One of the purposes of this blog is to encourage people to question everything–to ask if supposed facts are really true and if relationships among events and factors actually exist. It is important for everyone in this information-overload world to adopt that attitude. One exaggeration used to sell the federal health reform law was the idea that health care costs were so stressing consumers that large numbers of them were filing for bankruptcy. A commentary in the New England Journal of Medicine questions the truth of this assertion (somewhat reluctantly). (NEJM Article) Our beloved former president claimed that health care costs were causing a bankruptcy in American every 30 seconds. Lets see, if my math is right that would be two a minute, 120 an hour, 2880 a day and 1,051,200 a year. Uh, no, that just isn’t even possible. His statements, which he obviously undertook to make without having someone do any real checking, but what does the truth matter when you are trying to get an a priori obviously great reform law passed, were based on an article claiming that medical costs cause 60% of all bankruptcies in the US. These articles were completely fallacious, since they assumed that anytime a person who filed for bankruptcy said they had some stress from medical costs, those costs caused the bankruptcy, in other words, medical costs were always the tipping point or the marginal excess financial liability. Since a lot of Americans, maybe 20% by some estimates (also not to be trusted), say they have substantial medical debt, but less than 1% file for bankruptcy in a year, that tipping point assumption makes no sense.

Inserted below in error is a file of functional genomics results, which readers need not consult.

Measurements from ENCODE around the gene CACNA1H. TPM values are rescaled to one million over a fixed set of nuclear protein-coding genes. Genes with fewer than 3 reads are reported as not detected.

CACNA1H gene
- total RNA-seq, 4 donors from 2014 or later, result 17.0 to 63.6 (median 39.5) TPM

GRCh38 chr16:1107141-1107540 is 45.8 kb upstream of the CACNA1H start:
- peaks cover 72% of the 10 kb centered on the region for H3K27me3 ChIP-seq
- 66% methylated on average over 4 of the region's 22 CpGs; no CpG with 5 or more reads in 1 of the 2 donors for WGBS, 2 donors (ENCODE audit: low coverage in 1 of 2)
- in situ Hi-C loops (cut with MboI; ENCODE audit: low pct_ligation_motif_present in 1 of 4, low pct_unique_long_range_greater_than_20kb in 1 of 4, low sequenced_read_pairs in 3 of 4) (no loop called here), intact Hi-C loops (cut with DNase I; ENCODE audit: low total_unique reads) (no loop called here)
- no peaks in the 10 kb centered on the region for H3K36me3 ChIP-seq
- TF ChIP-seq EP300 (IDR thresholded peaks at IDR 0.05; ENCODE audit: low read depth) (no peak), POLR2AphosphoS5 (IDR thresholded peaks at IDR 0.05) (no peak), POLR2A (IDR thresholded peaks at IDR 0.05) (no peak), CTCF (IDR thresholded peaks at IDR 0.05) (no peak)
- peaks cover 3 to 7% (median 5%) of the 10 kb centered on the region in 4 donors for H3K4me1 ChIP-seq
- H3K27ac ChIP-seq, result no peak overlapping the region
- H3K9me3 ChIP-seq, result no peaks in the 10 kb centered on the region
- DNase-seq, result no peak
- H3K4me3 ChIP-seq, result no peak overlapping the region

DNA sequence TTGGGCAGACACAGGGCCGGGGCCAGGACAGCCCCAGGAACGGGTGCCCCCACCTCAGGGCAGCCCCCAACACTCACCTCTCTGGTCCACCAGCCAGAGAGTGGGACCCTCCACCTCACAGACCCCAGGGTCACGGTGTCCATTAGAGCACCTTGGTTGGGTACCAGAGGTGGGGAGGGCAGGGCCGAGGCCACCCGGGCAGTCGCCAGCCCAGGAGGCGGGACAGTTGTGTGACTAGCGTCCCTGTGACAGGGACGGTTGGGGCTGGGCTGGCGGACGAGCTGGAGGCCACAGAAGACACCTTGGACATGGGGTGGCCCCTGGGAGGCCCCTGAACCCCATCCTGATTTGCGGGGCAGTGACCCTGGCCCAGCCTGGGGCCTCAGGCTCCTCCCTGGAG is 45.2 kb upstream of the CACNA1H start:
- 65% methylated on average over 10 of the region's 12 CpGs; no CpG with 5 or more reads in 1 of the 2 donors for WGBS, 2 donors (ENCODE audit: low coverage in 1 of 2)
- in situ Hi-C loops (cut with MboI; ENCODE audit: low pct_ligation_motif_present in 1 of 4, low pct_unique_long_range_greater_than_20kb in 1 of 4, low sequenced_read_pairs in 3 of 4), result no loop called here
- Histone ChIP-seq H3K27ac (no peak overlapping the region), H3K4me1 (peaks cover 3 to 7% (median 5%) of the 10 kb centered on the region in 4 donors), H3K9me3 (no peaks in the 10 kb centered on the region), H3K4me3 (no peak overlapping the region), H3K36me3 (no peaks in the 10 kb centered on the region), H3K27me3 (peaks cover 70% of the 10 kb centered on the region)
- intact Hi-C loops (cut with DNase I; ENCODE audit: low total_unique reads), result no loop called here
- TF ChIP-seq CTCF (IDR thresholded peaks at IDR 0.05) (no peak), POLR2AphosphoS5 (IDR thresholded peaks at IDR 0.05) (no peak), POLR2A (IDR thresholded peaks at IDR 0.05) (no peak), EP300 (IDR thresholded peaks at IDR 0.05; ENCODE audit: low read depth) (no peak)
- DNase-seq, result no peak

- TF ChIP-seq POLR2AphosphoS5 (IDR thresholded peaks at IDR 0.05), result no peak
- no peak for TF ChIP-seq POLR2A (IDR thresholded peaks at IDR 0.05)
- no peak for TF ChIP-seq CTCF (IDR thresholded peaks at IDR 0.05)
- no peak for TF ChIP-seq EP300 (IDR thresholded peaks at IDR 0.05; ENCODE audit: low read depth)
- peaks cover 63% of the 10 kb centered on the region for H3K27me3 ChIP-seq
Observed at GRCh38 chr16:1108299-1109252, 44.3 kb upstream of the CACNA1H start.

The authors of the commentary, who are supporters of the ACA, instead examined credit records for people admitted to a hospital in California for an injury or illness (note that factor) and examined the timing of any bankruptcy filing. They found an increase in bankruptcies in the years after a hospitalization, but a small one; they claim that only 4% of personal bankruptcies are related to medical expense. There reasoning is equally fallacious. First of all, there is a clear increasing trend of bankruptcy filing among this population even prior to the hospitalization, so one suspects that other correlated factors relate both to their health issues and their personal financial stress. Second, the impact on bankruptcies continues long after the hospitalization, which also suggests other factors are at work, and it particular one assumes that these people are experiencing significant income loss, which would be much more a contributing factor to bankruptcy than an increase in debt level. Without doing detailed demographic and socio-economic adjustments, and frankly, looking at the individual financial management skills of the individuals, I don’t see why you would even try to draw these kind of conclusions. That is not to say that consumers aren’t stressed by health costs; they clearly are, but we need fewer of these exaggerated arguments that just cause credibility problems and don’t contribute to solutions that will actually address problems.